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PhD student’s mission to change the perception of HIV

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It’s hard to fathom that only 33 years ago HIV AIDS was a feared and stigmatised epidemic in the western world, which caused millions of deaths and many to experience tremendous amounts of prejudice.

Today in western countries many people with HIV live long, fulfilling lives and are accepted equally in society. However, AIDS-related stigma still exists and is a prevalent issue in many developing nations, including the sub-Saharan African country, Malawi.

As one of the poorest countries in the world, Malawi has been heavily affected by the HIV AIDS epidemic since the first case was discovered in 1985. AIDS is now the leading cause of death in Malawi and about 10.8% of the population has the HIV virus, with 180,000 of those infected being children under the age of 14.

Curtin University PhD student Fatch Kalembo, a Malawian native, wants to change the way HIV patients are treated in Malawi, specifically children.

As part of his PhD project, Kalembo is developing a series of children’s books, which will inform HIV positive children about the illness and teach adults how to approach the upsetting task of informing their children that they’re HIV positive.

Malawi’s strict orthodox views on contraception and a shortage of anti-viral drugs, which prevent the transmission of the infection between mother and child, are the main causes for the continual escalation of HIV amongst the youth.

Growing up in Malawi and experiencing first hand the vast affects of HIV on the community drove Kalembo to make HIV awareness the focus of his PhD project as well as his life goal.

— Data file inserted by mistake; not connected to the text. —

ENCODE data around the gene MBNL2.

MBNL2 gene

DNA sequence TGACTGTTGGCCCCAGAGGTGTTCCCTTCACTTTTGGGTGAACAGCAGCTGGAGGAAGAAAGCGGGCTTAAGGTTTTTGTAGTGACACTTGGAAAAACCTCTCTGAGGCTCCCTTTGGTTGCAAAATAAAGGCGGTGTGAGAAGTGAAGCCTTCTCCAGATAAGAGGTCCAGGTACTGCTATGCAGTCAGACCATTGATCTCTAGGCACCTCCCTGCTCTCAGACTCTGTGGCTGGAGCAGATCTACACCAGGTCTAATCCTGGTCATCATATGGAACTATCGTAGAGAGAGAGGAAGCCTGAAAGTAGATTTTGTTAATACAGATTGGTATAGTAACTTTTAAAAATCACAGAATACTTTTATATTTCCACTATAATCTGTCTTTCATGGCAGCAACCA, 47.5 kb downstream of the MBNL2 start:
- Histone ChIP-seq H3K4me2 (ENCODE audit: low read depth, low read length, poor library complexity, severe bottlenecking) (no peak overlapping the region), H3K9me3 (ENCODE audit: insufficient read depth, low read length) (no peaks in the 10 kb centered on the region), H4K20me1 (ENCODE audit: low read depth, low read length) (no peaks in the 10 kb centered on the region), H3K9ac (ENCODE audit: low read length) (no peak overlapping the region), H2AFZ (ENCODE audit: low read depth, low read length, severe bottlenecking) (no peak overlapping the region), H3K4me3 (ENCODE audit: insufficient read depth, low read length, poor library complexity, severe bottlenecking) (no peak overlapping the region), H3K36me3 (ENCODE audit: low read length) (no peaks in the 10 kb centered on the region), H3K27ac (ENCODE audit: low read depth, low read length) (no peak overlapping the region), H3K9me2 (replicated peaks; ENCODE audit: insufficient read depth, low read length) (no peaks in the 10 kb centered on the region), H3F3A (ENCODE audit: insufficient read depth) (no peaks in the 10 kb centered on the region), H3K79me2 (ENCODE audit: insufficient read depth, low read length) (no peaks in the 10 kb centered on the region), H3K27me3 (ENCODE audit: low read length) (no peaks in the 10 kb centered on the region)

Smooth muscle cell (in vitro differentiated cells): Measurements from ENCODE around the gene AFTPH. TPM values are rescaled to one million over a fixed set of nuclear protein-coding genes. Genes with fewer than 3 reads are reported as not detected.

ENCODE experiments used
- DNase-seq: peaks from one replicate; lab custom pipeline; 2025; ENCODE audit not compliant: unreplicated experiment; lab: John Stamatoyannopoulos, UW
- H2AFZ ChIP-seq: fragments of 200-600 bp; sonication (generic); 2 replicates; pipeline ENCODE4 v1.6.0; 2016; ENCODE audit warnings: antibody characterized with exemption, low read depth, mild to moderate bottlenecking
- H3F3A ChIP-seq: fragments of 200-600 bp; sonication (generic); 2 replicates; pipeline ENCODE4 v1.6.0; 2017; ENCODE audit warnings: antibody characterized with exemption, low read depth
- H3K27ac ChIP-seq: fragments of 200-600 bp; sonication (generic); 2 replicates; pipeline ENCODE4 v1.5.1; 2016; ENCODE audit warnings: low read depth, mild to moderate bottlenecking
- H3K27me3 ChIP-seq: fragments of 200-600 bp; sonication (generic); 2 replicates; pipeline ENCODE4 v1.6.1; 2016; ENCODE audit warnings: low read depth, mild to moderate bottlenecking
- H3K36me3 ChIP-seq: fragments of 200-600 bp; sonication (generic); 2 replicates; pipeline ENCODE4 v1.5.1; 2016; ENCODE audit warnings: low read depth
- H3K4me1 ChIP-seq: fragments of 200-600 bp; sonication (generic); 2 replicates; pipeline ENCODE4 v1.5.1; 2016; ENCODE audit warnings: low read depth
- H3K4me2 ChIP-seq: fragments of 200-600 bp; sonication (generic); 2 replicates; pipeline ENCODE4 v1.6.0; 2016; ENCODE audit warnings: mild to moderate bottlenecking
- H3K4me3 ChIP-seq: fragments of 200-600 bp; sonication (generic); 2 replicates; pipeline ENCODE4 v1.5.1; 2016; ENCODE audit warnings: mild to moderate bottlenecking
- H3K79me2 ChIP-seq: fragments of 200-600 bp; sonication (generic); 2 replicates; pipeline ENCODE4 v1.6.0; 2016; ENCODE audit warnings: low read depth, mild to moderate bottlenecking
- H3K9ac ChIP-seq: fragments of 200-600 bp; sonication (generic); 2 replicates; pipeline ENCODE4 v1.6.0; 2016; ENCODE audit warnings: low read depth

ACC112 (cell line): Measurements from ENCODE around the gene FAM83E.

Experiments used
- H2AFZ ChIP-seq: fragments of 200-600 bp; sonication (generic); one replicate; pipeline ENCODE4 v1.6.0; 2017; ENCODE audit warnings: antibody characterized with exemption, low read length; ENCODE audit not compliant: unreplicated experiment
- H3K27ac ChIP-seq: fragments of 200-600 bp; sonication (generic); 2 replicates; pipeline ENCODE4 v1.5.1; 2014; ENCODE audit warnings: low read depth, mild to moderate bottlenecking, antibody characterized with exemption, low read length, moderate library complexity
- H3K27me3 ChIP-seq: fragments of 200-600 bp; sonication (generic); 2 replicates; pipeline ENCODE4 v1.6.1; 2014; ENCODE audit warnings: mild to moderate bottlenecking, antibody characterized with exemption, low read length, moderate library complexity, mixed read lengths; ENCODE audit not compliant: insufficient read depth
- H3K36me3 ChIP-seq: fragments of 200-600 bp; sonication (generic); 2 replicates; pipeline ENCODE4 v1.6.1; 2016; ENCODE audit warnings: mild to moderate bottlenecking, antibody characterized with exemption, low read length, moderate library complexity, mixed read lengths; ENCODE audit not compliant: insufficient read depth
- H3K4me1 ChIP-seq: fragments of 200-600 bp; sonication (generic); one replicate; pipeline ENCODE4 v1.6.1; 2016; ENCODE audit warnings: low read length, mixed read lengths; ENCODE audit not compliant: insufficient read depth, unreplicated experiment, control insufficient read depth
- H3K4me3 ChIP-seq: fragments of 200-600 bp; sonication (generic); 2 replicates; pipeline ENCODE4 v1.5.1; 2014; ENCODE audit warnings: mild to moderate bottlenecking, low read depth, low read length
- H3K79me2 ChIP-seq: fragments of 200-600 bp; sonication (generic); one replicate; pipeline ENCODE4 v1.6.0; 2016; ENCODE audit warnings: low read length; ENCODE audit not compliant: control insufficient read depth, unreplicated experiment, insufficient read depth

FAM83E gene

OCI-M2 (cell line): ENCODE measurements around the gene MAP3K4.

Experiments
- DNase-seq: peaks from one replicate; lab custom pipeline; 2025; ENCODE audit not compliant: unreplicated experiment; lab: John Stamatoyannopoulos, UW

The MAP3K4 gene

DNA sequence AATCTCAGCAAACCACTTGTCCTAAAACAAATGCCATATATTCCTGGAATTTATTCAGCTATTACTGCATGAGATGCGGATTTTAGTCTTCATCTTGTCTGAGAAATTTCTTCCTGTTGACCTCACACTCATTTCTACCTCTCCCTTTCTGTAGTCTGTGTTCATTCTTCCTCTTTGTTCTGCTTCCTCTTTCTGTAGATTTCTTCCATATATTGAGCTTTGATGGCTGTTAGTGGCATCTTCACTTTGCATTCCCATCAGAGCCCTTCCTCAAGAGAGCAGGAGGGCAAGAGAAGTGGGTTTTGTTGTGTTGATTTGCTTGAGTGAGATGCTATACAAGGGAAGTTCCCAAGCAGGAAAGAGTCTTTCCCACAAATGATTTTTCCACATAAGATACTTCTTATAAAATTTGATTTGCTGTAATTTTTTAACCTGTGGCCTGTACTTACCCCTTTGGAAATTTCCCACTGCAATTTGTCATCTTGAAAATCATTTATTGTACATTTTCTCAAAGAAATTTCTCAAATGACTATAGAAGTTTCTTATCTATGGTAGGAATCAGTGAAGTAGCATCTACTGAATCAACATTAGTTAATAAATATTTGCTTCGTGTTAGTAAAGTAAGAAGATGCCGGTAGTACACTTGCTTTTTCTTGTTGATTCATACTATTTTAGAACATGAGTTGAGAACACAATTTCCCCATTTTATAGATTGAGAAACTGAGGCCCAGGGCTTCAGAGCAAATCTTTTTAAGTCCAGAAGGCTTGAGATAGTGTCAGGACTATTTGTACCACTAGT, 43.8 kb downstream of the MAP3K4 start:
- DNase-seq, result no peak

He says because HIV discrimination still exists in Malawi it’s especially problematic for young children psychologically.

“Stigma discrimination is a big problem in Malawi, so much so that people tend to hide and not tell other people that they have it,” he says.

“Once you have HIV the whole family is discriminated against.

“Currently there are many children who are growing up without knowing that they have HIV and the way they are told is not done in a good way.

“Health workers and the parents are not aware of how to disclose HIV to children,” Kalembo says.

“The aim of the project is that even a child can read the book, because it will be easy to understand.”

Kalembo says the books, which will be illustrated by a local Malawian artist, will reach children aged between 6-12 years old and each series will target a specific age group.

“Each book will contain additional information that will build information on the previous books,” he says.

“We are planning to give a book as a gift with the birth of every child.”

As part of the project, Kalembo plans to travel back to Malawi to do further research on the current status of HIV disclosure to children, information he will then use to write the book.

Kalembo says he hopes the book can have a significant impact on child sufferers, as well as help children struggling with HIV around the world in the future.


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This story has 27 comments

  1. Alice Konyani says:

    I am Inspired by this project. You will get all my support. Takunyadirani!!!!!!

  2. jobin jose says:

    All the best with your project bro.. sincerely wish that u can make a change atleast to an extend..

  3. Fiona says:

    Dear Fatch, I wish you all the best with your PhD work. I come from South Africa, so I know how things are in the area.
    Your books will help Malawian children understand the situation and raise awareness in the society. Hopefully the message will be received well and acted upon in good faith to improve health in Malawi.
    Good luck to you.

  4. mbuko says:

    This is a vital concept to go a long way in paediatric HIV management and support. Big up

  5. Barnabas Bessing says:

    Dear Fatch,
    Am glad you are undertaking an innovative project like this. Am from Ghana interested in maternal and infant health and HIV/AIDS and its stigmatization is a major contributor to maternal and child morbidity and mortality in our part of the world. Am hoping this will contribute significantly to reducing the morbidity burden on our economies. Good luck.

  6. Ayiya says:

    keep it up bro,we are looking forward to your hard work God bless